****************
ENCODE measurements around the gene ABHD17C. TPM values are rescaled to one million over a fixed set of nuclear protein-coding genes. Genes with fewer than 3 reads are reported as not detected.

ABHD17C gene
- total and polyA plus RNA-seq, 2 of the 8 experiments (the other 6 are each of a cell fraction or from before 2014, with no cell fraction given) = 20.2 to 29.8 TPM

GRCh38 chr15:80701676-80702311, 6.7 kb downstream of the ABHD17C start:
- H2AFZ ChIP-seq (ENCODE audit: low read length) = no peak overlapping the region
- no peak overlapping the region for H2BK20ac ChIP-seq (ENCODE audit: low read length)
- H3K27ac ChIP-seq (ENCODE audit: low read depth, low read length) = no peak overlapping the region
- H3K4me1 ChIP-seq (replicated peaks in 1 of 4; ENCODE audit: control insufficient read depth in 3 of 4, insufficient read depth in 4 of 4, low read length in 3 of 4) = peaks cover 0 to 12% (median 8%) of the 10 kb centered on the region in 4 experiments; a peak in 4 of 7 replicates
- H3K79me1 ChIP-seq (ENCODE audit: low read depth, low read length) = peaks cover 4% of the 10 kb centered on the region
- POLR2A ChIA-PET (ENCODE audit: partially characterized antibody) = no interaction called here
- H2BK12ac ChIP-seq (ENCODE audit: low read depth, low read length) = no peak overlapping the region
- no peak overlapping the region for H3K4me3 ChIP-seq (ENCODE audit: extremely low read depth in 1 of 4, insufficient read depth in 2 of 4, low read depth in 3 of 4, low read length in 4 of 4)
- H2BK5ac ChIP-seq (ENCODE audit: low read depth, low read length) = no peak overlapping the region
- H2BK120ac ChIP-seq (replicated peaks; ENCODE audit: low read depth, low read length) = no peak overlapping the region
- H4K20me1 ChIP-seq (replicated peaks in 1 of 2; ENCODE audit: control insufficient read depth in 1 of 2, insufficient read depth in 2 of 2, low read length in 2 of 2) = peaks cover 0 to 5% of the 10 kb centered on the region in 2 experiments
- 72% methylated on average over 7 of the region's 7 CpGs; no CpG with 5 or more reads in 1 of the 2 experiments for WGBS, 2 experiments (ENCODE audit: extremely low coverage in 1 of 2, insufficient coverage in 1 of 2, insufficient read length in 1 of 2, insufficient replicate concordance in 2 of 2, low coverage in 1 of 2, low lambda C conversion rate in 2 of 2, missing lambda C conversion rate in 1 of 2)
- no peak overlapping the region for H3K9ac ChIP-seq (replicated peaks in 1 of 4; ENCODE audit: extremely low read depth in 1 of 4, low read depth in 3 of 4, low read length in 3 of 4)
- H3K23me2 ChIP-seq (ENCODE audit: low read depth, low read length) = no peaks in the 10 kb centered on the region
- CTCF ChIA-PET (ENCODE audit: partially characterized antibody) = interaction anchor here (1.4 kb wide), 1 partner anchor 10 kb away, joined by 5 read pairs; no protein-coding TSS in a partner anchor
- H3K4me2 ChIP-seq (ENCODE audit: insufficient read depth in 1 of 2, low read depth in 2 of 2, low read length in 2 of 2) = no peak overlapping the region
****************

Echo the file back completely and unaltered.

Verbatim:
ENCODE measurements around the gene ABHD17C. TPM values are rescaled to one million over a fixed set of nuclear protein-coding genes. Genes with fewer than 3 reads are reported as not detected.

ABHD17C gene
- total and polyA plus RNA-seq, 2 of the 8 experiments (the other 6 are each of a cell fraction or from before 2014, with no cell fraction given) = 20.2 to 29.8 TPM

GRCh38 chr15:80701676-80702311, 6.7 kb downstream of the ABHD17C start:
- H2AFZ ChIP-seq (ENCODE audit: low read length) = no peak overlapping the region
- no peak overlapping the region for H2BK20ac ChIP-seq (ENCODE audit: low read length)
- H3K27ac ChIP-seq (ENCODE audit: low read depth, low read length) = no peak overlapping the region
- H3K4me1 ChIP-seq (replicated peaks in 1 of 4; ENCODE audit: control insufficient read depth in 3 of 4, insufficient read depth in 4 of 4, low read length in 3 of 4) = peaks cover 0 to 12% (median 8%) of the 10 kb centered on the region in 4 experiments; a peak in 4 of 7 replicates
- H3K79me1 ChIP-seq (ENCODE audit: low read depth, low read length) = peaks cover 4% of the 10 kb centered on the region
- POLR2A ChIA-PET (ENCODE audit: partially characterized antibody) = no interaction called here
- H2BK12ac ChIP-seq (ENCODE audit: low read depth, low read length) = no peak overlapping the region
- no peak overlapping the region for H3K4me3 ChIP-seq (ENCODE audit: extremely low read depth in 1 of 4, insufficient read depth in 2 of 4, low read depth in 3 of 4, low read length in 4 of 4)
- H2BK5ac ChIP-seq (ENCODE audit: low read depth, low read length) = no peak overlapping the region
- H2BK120ac ChIP-seq (replicated peaks; ENCODE audit: low read depth, low read length) = no peak overlapping the region
- H4K20me1 ChIP-seq (replicated peaks in 1 of 2; ENCODE audit: control insufficient read depth in 1 of 2, insufficient read depth in 2 of 2, low read length in 2 of 2) = peaks cover 0 to 5% of the 10 kb centered on the region in 2 experiments
- 72% methylated on average over 7 of the region's 7 CpGs; no CpG with 5 or more reads in 1 of the 2 experiments for WGBS, 2 experiments (ENCODE audit: extremely low coverage in 1 of 2, insufficient coverage in 1 of 2, insufficient read length in 1 of 2, insufficient replicate concordance in 2 of 2, low coverage in 1 of 2, low lambda C conversion rate in 2 of 2, missing lambda C conversion rate in 1 of 2)
- no peak overlapping the region for H3K9ac ChIP-seq (replicated peaks in 1 of 4; ENCODE audit: extremely low read depth in 1 of 4, low read depth in 3 of 4, low read length in 3 of 4)
- H3K23me2 ChIP-seq (ENCODE audit: low read depth, low read length) = no peaks in the 10 kb centered on the region
- CTCF ChIA-PET (ENCODE audit: partially characterized antibody) = interaction anchor here (1.4 kb wide), 1 partner anchor 10 kb away, joined by 5 read pairs; no protein-coding TSS in a partner anchor
- H3K4me2 ChIP-seq (ENCODE audit: insufficient read depth in 1 of 2, low read depth in 2 of 2, low read length in 2 of 2) = no peak overlapping the region